E.g. 1 - [phrase/word here] creates atmosphere here as......

E.g. 2 - [phrase/word here] suggests the character is....

E.g. 3 - The poet uses the word /phrase [word/phrase here] to represent/show....

Hope this helps!



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flibber
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(Original post by Maffyman)
You want to comment on specific words and phrases.

Here's three examples:

E.g. 1 - [phrase/word here] creates atmosphere here as......

E.g. 2 - [phrase/word here] suggests the character is....

E.g. 3 - The poet uses the word /phrase [word/phrase here] to represent/show....

Hope this helps!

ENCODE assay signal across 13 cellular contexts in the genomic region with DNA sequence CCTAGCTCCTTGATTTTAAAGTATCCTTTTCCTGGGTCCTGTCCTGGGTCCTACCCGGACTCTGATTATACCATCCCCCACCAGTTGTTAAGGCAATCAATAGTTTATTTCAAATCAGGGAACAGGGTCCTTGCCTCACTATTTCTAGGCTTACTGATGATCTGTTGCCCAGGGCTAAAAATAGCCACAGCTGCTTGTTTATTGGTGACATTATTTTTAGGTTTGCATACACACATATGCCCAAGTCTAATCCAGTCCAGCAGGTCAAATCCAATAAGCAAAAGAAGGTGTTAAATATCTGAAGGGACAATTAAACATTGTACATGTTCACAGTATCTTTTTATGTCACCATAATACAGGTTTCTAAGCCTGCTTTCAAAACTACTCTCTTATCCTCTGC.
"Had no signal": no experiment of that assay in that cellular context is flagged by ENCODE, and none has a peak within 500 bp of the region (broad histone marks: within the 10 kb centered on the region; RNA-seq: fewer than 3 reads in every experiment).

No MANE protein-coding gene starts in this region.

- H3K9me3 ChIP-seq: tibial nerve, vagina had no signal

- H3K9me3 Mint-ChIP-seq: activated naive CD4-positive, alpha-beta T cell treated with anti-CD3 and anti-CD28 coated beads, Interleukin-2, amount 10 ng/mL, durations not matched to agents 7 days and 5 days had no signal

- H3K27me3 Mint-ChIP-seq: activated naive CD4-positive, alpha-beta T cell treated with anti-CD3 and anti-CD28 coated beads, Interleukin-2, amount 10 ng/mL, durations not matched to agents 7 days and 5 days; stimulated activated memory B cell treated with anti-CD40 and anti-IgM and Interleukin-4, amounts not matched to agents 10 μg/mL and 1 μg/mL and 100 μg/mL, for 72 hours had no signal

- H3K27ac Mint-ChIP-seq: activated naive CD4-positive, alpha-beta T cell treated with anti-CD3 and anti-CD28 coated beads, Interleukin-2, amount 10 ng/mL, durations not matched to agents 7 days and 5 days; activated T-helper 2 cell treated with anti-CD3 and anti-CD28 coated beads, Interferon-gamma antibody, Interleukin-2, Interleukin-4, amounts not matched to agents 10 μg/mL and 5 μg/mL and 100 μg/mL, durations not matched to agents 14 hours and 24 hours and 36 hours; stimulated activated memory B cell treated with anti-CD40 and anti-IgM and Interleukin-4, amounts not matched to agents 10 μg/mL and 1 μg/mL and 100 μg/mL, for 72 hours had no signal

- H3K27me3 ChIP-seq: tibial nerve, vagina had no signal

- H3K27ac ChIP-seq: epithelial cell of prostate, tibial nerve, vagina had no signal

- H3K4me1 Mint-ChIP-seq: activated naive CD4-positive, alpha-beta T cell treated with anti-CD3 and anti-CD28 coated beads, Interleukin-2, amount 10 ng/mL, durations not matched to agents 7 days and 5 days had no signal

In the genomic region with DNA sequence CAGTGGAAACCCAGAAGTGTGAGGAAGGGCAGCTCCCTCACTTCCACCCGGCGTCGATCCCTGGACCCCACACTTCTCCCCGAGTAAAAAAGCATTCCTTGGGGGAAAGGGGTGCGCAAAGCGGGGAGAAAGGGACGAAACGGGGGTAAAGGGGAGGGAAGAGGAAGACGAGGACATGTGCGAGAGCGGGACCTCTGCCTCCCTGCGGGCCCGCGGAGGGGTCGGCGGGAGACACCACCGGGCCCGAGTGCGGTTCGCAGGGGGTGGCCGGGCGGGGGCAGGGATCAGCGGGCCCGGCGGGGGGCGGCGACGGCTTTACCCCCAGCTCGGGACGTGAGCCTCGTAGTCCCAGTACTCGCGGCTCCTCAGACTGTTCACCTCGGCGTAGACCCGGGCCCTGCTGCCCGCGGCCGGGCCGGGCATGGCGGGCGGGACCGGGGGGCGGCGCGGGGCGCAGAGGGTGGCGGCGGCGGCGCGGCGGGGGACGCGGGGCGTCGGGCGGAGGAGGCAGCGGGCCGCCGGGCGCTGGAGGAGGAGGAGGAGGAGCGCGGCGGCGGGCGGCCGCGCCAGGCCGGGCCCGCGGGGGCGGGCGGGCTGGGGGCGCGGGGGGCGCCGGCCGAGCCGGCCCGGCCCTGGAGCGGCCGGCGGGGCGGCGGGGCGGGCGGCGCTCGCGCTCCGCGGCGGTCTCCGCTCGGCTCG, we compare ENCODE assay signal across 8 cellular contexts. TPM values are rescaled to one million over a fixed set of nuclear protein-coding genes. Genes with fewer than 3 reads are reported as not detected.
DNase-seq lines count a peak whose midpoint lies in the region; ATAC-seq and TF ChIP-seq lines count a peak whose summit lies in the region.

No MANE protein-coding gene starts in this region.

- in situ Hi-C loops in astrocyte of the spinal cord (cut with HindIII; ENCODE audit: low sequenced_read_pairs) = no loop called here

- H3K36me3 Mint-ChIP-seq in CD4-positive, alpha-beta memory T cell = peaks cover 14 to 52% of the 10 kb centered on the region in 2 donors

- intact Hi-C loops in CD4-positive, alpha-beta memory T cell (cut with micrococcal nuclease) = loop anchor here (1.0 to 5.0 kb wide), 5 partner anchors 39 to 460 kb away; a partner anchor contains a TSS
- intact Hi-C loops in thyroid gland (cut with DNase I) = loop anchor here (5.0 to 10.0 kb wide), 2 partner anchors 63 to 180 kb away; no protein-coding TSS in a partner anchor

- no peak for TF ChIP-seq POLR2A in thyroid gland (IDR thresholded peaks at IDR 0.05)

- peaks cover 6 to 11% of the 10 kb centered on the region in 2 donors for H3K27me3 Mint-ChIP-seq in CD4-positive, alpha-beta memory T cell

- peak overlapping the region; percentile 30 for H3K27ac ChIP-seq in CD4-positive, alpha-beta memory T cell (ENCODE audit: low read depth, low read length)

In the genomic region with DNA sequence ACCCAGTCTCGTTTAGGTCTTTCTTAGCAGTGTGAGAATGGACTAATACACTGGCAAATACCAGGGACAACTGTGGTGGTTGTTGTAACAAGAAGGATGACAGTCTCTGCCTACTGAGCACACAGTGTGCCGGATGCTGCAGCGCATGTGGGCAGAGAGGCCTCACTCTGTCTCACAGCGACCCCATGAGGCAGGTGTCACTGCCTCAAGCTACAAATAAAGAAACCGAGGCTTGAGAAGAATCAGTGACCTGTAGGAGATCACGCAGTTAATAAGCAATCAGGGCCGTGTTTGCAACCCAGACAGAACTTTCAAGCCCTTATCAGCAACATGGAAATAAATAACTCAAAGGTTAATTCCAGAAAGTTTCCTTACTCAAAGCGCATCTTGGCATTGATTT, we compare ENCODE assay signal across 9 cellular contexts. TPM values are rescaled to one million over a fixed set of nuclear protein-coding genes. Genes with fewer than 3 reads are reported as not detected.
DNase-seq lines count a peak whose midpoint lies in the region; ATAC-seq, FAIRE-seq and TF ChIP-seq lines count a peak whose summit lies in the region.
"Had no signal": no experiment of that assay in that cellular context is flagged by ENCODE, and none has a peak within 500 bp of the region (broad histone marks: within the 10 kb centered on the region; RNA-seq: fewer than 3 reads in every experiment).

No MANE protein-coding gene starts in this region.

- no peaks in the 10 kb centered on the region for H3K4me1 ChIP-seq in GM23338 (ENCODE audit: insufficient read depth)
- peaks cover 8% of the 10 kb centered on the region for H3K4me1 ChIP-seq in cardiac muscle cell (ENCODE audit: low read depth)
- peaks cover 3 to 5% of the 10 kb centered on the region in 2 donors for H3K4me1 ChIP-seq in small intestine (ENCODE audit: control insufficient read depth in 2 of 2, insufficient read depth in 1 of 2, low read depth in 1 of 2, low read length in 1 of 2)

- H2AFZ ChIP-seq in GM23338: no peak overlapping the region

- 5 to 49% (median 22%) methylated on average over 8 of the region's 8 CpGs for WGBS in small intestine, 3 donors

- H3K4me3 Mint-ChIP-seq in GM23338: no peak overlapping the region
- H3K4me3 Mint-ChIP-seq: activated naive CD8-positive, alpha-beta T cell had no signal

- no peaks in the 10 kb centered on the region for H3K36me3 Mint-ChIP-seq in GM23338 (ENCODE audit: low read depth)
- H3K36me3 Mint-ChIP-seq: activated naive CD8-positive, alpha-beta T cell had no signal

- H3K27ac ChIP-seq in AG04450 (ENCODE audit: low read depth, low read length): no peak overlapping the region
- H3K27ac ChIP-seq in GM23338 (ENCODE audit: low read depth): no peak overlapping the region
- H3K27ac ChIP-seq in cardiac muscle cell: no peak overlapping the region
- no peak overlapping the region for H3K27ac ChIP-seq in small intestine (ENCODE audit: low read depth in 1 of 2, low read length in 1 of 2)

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Is that it?
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Maffyman
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(Original post by flibber)
Is that it?
You may want to give an overview of the poem at the beginning of your answer to show that you understand it (not too long). However, I wouldnt say this is the most important part. So, I wouldn't be too annoyed if I missed this. The parts in which I have mentioned before give you the most and big marks. Follow the structure of PEE (Point, Evidence, Explain) and then you won't go wrong.

Remember, I did a WJEC exam, even though they are usually the same across the boards there will be slight differences. Also, the English Lit exam has had a couple of changes since last year when I done it, however it shouldnt be to different.

To make sure, ask someone on TSR (anyone?) or someone who used the same board as you just to be on the safe side.

Hope this helps
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flibber
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(Original post by Maffyman)